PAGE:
One of the most import tools in an artist’s tool box, in my opinion, is a good set of quality brushes. No craftsman can produce quality work with inferior grade tools. High quality paint brushes can range from a few dollars for a small round to nearly $100 for a large synthetic bristle.
No matter how much you pay for your brushes, they will not last very long if you don’t take care of them. The single most effective way to care for brushes is to keep them clean. When I’m finished painting for the day, I always wash my brushes thoroughly to keep any paint residue from building up in the bristles, especially near the ferrule.
If I’m painting with acrylic paints, I keep a wash can, that has water and a wire screen inside, on my paint table. The water in the wash container is never deep enough to allow water to go above the top of the ferrule. Most paint brush handles are not painted inside the ferrule so water can penetrate into the wood if you submerge the brush above the ferrule. This causes the wood to swell and crack the finish painted on the wooden handle.
I take my brushes to the sink for my cleaning process. I place a few drops of dishwashing liquid in the palm of my hand and scrub the bristles of the brush in a circular motion in this soap against the palm of my hand. I rinse the brush and repeat the process until the soap stops removing color from the brush. I then rinse the brush one last time and shape the bristles of the brush while there is still water in the bristles. This helps the bristles hold their intended shape and prevents frizzing of the brush. If you dry the water from the bristles, they will frizz out like a head full of unkempt hair.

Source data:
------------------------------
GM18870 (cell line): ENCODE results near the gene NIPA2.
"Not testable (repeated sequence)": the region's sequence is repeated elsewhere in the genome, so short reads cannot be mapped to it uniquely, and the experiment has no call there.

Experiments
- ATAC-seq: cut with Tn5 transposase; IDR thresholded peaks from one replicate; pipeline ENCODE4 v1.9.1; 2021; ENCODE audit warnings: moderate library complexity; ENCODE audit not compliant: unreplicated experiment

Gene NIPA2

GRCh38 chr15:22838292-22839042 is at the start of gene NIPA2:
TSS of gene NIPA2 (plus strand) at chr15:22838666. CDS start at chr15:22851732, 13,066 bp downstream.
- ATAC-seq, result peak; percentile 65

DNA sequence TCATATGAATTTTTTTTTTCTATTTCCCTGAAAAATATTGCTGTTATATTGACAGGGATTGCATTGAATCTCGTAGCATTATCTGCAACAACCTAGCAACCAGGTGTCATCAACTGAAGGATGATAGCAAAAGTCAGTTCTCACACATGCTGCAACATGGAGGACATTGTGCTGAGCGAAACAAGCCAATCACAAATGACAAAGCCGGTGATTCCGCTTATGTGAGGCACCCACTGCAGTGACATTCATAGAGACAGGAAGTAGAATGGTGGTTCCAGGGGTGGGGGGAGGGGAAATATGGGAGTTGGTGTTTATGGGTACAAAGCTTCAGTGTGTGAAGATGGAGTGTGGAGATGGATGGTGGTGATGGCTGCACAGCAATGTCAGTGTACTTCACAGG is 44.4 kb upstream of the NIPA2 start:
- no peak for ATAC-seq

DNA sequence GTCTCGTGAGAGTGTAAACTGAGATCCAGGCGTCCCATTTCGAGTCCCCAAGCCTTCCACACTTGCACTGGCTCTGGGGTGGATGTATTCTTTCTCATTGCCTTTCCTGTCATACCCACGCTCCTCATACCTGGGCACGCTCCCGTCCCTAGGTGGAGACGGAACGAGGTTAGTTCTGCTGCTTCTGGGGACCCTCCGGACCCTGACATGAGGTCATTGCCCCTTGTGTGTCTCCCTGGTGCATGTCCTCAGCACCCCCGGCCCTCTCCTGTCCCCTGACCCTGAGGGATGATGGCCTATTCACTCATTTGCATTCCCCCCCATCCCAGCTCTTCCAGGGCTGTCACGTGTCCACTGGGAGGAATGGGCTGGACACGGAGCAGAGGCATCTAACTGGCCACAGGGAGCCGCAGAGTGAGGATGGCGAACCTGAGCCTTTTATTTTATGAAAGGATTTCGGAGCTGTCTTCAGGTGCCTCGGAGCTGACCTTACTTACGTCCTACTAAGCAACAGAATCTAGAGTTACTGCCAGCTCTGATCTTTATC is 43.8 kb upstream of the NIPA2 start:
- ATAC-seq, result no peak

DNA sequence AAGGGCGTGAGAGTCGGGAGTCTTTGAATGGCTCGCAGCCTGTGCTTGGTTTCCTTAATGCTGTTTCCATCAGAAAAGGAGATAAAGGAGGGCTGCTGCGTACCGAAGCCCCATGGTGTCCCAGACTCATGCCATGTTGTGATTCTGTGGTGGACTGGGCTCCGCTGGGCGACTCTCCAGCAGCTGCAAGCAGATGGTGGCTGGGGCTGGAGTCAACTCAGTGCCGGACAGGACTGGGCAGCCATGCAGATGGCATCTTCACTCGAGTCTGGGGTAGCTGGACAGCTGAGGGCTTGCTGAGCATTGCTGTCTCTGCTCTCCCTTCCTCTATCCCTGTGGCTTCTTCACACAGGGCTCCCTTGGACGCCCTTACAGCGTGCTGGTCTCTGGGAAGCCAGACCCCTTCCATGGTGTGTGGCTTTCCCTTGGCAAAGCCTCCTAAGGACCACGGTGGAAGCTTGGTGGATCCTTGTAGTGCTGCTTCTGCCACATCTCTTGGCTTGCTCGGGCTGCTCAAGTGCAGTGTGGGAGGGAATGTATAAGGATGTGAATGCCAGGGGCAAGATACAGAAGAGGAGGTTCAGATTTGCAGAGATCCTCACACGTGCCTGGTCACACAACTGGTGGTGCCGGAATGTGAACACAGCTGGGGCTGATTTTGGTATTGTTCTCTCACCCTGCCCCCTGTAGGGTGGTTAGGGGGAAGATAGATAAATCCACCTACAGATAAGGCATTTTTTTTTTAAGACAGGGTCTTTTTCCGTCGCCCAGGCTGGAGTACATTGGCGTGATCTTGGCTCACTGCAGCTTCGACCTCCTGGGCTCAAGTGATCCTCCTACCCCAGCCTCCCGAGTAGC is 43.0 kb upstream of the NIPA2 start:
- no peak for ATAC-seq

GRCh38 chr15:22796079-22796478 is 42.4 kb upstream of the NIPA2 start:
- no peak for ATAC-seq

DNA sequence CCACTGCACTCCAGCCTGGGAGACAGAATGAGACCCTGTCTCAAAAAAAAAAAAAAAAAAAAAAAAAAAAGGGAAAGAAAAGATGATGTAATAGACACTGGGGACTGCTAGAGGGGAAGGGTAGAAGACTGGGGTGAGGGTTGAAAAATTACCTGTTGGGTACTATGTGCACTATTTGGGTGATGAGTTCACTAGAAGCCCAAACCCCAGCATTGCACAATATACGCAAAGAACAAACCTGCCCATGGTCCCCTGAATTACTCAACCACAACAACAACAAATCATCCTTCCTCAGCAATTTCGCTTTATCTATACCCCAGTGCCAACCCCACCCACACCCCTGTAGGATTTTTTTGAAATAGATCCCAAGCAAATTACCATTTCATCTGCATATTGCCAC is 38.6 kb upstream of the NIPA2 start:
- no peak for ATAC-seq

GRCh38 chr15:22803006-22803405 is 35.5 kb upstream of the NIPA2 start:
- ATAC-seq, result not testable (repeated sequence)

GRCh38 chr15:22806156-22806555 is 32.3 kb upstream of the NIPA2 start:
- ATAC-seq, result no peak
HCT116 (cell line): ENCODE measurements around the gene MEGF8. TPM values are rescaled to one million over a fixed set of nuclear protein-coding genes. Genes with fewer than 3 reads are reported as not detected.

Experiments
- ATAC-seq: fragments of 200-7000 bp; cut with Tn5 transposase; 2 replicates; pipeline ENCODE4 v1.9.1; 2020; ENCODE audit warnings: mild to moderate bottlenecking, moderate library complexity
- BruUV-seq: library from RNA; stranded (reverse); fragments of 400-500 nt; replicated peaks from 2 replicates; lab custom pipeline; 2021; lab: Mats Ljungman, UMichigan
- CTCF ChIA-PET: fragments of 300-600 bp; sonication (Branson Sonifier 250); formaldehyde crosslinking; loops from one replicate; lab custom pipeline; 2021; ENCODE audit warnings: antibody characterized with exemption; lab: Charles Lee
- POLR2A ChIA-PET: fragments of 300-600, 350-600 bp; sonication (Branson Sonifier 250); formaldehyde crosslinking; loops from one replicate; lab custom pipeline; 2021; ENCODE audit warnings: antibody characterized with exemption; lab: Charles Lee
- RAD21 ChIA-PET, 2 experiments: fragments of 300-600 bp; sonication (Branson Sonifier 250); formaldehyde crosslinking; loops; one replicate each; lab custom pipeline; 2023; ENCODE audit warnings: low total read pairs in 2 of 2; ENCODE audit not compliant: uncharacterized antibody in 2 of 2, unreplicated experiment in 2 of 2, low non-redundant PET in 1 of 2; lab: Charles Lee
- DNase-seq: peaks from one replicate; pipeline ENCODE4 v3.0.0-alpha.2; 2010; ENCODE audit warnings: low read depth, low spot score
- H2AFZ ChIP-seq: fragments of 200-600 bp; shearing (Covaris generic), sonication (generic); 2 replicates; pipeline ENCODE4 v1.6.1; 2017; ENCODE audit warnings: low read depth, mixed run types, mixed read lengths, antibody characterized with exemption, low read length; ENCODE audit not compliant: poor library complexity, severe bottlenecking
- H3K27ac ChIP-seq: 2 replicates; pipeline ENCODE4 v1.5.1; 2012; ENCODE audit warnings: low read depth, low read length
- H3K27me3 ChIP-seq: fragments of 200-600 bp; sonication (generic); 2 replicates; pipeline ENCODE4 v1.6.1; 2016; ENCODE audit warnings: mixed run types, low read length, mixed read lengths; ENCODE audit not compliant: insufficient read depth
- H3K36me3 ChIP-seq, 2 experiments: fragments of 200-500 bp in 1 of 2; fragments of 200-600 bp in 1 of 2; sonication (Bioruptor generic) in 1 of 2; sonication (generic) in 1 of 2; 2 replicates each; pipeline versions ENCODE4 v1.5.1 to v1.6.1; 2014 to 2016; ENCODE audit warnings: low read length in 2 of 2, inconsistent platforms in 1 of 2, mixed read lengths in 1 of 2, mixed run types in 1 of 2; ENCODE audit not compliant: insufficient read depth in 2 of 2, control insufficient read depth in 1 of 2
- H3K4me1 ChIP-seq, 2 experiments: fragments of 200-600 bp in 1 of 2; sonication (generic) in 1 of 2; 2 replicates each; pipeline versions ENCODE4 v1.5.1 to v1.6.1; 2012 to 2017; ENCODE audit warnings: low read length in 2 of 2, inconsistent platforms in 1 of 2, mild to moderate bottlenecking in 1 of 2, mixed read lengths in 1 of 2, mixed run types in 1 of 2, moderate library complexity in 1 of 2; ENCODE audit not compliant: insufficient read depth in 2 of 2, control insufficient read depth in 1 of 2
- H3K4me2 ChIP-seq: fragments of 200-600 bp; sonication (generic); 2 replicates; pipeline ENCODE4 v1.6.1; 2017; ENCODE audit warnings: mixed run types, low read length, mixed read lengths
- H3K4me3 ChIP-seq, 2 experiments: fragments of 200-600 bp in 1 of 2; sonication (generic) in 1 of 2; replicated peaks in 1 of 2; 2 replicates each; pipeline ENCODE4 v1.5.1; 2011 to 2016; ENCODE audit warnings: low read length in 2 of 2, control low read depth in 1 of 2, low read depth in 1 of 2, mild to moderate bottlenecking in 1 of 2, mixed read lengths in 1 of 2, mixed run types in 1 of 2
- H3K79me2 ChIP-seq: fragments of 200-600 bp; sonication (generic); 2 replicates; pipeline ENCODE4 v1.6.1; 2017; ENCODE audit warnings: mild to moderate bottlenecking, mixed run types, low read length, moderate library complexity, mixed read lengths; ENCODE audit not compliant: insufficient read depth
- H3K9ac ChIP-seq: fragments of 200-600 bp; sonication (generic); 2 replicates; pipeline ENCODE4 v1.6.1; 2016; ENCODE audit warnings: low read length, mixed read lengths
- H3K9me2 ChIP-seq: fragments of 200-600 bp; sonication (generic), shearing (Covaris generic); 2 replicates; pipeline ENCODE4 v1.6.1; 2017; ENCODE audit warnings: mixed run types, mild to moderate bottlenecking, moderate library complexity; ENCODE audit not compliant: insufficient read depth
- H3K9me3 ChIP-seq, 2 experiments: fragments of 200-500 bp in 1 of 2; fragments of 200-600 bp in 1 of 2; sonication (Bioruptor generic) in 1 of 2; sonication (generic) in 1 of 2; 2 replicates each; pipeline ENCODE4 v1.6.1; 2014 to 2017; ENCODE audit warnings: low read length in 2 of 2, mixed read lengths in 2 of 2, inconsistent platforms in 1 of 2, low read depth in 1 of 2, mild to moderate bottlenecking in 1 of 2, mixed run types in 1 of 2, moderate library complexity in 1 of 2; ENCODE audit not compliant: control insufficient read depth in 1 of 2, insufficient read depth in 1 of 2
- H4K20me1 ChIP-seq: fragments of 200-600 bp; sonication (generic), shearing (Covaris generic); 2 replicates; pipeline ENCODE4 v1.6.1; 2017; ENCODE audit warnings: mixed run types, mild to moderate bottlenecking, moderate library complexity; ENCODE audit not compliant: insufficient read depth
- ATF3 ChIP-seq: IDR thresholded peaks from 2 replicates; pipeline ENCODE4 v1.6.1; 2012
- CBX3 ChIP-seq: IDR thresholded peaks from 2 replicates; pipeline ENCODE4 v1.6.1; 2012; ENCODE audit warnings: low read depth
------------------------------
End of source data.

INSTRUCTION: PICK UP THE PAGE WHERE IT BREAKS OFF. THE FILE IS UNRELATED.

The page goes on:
I then lay the brushes flat down on my paint table until the next morning. If the brushes are placed back in the brush caddy with the bristles pointing up while there is still water in the bristles, water from the bristles can drain down onto the unprotected wood inside the ferrule and cause swelling.
The only difference between cleaning the brushes when using acrylic paint and cleaning the brushes when usng oil paint is the thinner that goes in the wash can. When using a solvent based paint, I still wash my brushes with soap and water to remove the solvent from the bristles.
So as I tell you each time you come by, keep your brushes clean, your colors pure, and as always, thanks for stopping by the North Forty.